Patrick Kennedy discusses leaving Congress after 16 years
Patrick Kennedy wants to talk.
He leads the way through the corridors of the Cannon House Office Building, which are polished and empty at 10 at night, and unlocks Suite 407. He is 42 and has been in Congress for 16 years, the senior member of the Rhode Island delegation, but this space won't be his for much longer.
He flicks on the lights, and there are the imposing uncles, Jack and Bobby, staring down from their oil portraits. And there are dozens of photos of his father, Edward, a senator from Massachusetts for nearly 47 years, who was buried at Arlington National Cemetery six months ago but whose presence lives on in his son's office: the wooden model sailboat, the stacks of his published memoirs, the bound volume cataloguing his estate.
Teddy Kennedy's youngest child entered the family business at 21, the youngest member of the sprawling political clan ever to win elected office. Now he's leaving, and he talks about anguishing over this decision.
"As exciting and as meaningful as work is and as my career is, ultimately something clicked inside of me that there was something that was missing," Kennedy says. "I want a fuller life."
Alone with a reporter, the congressman seems liberated. He talks for nearly three hours about the great blessings and heavy burdens of being a Kennedy and losing the desire for politics after his father's death.
"For me, I had an audience of one," he says. "That was my dad."
Growing up, he recalls, he was "looking for a lot of attention, which he couldn't give me, and became really kind of inconsolable, and on top of that I had this depression issue. This whole opportunity to, like, overcome this sense of inadequacy and also to be able to be a co-equal, where he didn't have to worry . . . about how I was doing because clearly I managed to get myself enough on track where I had gotten elected to Congress. Clearly I had something going on."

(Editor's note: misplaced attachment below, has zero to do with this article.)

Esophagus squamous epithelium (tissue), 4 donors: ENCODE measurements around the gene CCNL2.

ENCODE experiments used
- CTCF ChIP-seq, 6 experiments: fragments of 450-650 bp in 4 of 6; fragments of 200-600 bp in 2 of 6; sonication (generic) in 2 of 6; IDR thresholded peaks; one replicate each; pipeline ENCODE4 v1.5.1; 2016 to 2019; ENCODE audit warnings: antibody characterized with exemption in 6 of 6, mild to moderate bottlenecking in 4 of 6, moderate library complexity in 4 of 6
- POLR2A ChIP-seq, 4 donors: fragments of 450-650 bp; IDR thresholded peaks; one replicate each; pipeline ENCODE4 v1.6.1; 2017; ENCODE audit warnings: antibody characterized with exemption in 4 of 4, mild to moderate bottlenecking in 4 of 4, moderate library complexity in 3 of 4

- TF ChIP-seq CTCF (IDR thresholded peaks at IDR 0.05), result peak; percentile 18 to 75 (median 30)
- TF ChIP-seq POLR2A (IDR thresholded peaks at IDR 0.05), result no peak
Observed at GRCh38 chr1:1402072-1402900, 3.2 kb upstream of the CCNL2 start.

When he's done talking, it's past midnight, and the janitor has long since emptied the trash cans. Kennedy slumps into a couch, in his frayed Levi's, and closes his eyes. Once home that night, he sends text messages correcting some of the anecdotes he told. But he acknowledges: "It's probably the last thing of all the things that a 'press secretary' would want to 'change' about that interview -- lol."
In his generation, there have been more dashing Kennedys, to be sure. But Patrick -- sometimes awkward, often undisciplined, fighting addictions -- has won more elections than any other Kennedy, ever. The Democrat was elected to the Rhode Island legislature while a sophomore at Providence College and has been in public office ever since.
Now, with the opportunity to fully step out from beneath his father's shadow, he is giving it all up, announcing Feb. 12 that he would not run for a ninth House term. He says he'll advocate for mental health and addiction issues from his home in Portsmouth, but won't make any career moves until he leaves.
Kennedy's reelection contest was shaping up to be one of his more difficult races. A poll released just before his announcement found that 56 percent of likely voters viewed him unfavorably. But he says he was not influenced by the turbulent political climate.